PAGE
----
the Amazon Salon

Amazon has already taken over consumers’ doorsteps with delivery boxes, launched into the streaming TV wars, bought into grocery with Whole Foods and developed a high-tech and highly automated convenience store. Now it’s coming for the hair salon. 

Well, at least one hair salon. 

The tech giant launched Amazon Salon on Tuesday, giving the world a new vision of the hairstyling experience with a 1,500-square-foot, two-level outpost on Brushfield Street in London’s Spitalfields district. 

Amazon said it is not looking to open more salons, but will use the location to test the latest technology, from augmented reality hair consultations to point-and-learn functionality.

The actual styling will be done the old-fashioned way, provided by Elena Lavagni, owner of Neville Hair & Beauty, an independent London salon. 

John Boumphrey, Amazon’s U.K. country manager, said: “We have designed this salon for customers to come and experience some of the best technology, hair care products and stylists in the industry. We want this unique venue to bring us one step closer to customers, and it will be a place where we can collaborate with the industry and test new technologies.”

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Coming from the world of technology — where “pivot” can be a polite way of saying “we threw out our business plan and are trying something completely different” — Amazon is very ready to test and iterate and try out new ideas.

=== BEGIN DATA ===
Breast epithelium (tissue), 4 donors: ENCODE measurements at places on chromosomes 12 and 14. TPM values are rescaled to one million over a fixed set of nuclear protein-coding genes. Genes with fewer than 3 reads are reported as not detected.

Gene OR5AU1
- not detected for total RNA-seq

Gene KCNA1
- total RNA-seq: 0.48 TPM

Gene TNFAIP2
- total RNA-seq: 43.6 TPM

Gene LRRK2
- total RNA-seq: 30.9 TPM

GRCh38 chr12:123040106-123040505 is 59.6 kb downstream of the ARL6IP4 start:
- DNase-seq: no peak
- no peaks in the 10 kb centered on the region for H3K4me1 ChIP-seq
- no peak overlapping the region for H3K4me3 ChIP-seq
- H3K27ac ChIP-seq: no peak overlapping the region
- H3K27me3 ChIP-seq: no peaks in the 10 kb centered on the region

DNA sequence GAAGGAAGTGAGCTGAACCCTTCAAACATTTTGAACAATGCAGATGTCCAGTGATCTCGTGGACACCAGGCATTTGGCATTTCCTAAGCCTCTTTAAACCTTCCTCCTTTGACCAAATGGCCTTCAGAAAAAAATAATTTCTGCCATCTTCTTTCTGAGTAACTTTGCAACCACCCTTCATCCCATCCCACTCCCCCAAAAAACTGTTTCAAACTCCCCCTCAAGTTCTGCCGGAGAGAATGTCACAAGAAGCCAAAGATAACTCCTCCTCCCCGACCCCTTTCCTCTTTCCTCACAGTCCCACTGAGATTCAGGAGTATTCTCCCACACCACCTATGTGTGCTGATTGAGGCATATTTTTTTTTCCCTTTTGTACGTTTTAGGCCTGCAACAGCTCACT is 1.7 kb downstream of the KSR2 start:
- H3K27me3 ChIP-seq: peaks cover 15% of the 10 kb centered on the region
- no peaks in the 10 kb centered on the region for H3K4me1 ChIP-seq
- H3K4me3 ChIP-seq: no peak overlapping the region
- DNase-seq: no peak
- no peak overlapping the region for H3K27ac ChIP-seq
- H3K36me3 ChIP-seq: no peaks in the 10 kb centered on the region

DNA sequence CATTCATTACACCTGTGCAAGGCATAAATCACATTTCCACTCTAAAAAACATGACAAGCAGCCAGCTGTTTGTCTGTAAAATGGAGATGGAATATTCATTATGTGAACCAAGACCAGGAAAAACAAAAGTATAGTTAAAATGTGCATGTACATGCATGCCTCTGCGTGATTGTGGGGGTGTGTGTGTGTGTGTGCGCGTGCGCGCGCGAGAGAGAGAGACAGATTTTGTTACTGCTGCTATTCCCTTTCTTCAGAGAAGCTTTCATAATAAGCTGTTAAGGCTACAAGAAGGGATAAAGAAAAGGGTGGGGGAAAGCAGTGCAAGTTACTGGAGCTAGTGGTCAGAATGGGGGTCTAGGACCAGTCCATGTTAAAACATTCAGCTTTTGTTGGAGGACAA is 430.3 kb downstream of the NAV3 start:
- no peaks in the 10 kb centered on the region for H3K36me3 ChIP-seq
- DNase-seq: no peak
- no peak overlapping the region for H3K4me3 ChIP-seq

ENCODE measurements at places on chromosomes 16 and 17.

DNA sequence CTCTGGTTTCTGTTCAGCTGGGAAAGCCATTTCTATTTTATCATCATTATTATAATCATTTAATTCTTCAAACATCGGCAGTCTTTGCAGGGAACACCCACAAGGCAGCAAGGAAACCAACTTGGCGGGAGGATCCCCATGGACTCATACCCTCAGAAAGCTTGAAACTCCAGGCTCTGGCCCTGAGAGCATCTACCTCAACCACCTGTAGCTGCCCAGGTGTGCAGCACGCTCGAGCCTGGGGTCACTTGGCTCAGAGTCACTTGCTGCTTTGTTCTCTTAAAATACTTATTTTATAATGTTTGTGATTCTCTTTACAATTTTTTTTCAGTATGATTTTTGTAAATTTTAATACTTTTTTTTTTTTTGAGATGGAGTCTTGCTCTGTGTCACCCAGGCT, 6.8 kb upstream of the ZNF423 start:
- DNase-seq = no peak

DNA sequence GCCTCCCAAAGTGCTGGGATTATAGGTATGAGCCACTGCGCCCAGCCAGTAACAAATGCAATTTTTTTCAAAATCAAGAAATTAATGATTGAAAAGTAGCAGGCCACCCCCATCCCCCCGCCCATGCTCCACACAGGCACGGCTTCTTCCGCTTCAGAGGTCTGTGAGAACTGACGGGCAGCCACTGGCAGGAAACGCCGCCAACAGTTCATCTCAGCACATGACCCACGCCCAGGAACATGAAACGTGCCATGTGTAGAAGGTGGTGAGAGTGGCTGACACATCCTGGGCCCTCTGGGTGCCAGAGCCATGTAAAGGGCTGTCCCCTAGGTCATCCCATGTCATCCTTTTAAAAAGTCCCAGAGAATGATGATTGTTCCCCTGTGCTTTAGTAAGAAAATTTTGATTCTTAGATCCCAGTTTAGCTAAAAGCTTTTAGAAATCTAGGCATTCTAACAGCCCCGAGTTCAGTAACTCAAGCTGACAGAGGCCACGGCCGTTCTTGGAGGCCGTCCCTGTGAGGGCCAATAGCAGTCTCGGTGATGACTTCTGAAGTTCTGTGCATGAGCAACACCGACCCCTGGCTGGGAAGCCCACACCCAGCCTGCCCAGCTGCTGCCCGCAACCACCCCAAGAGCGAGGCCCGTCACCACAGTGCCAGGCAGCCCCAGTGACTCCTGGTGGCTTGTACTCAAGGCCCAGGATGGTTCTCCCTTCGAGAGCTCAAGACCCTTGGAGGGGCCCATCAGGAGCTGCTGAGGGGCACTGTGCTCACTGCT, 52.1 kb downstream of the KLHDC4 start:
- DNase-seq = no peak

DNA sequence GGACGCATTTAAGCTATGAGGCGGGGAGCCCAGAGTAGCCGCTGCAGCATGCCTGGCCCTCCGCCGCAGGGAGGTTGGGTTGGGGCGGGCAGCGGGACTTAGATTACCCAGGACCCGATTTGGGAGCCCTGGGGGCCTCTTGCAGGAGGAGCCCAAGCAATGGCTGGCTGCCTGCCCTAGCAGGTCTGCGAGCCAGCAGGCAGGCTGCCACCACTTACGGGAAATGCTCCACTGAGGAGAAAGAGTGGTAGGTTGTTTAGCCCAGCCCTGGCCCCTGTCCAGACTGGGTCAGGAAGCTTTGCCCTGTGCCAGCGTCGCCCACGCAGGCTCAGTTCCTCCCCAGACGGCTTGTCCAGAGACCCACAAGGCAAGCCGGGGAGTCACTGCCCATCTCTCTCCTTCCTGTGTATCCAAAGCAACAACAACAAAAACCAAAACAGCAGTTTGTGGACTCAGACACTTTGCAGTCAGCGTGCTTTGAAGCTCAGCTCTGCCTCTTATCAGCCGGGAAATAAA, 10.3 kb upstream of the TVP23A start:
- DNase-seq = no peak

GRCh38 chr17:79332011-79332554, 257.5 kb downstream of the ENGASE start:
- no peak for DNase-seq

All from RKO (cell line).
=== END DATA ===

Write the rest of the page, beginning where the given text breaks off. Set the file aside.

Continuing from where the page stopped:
In fact, Jeff Bezos, the company’s founder and outgoing chief executive officer, told shareholders in 2019 that as the company grew bigger, it needed to take bigger risks. “If the size of your failures isn’t growing, you’re not going to be inventing at a size that can actually move the needle,” he said. “Amazon will be experimenting at the right scale for a company of our size if we occasionally have multibillion-dollar failures.” 

Amazon Salon is surely not that big of a bet, but it is part of the company’s growing push in the related worlds of beauty and fashion, which saw the launch of a long looked for luxury app last year. 

The opportunities abound and are big. 

Last month, marketing and media agency Stella Rising estimated that Amazon currently accounts for one third of the online beauty market. The company’s beauty, health and personal care business grew 45 percent to $23 billion in 2020, according to estimates. 

That growth has come as the company pushed into beauty in recent years, getting into the professional business, introducing its own beauty brand, building a live streaming platform for beauty influencers and more. 

The new Amazon Salon is an experiential part of that larger effort. The company said it is intended as a showcase only and will support the U.K. launch of the Amazon Professional Beauty Store, which carries more than 10,000 salon and spa products and supplies with wholesale pricing and invoicing, no minimum order value and fast delivery. 

Open only to Amazon employees for the first few weeks, the salon will offer customers augmented reality to try on different hair colors and also “a dedicated creative area” to capture the new look. 

“Showcasing a selection of bestselling professional hair care products, the salon will also test new point-and-learn technology, where customers can simply point at the product they are interested in on a display shelf and the relevant information, including brand videos and educational content, will appear on a display screen,” Amazon said. “To order the products, customers can scan the relevant QR code on the shelf to visit the product detail page on Amazon.co.uk and purchase, with delivery direct to their home.”

 

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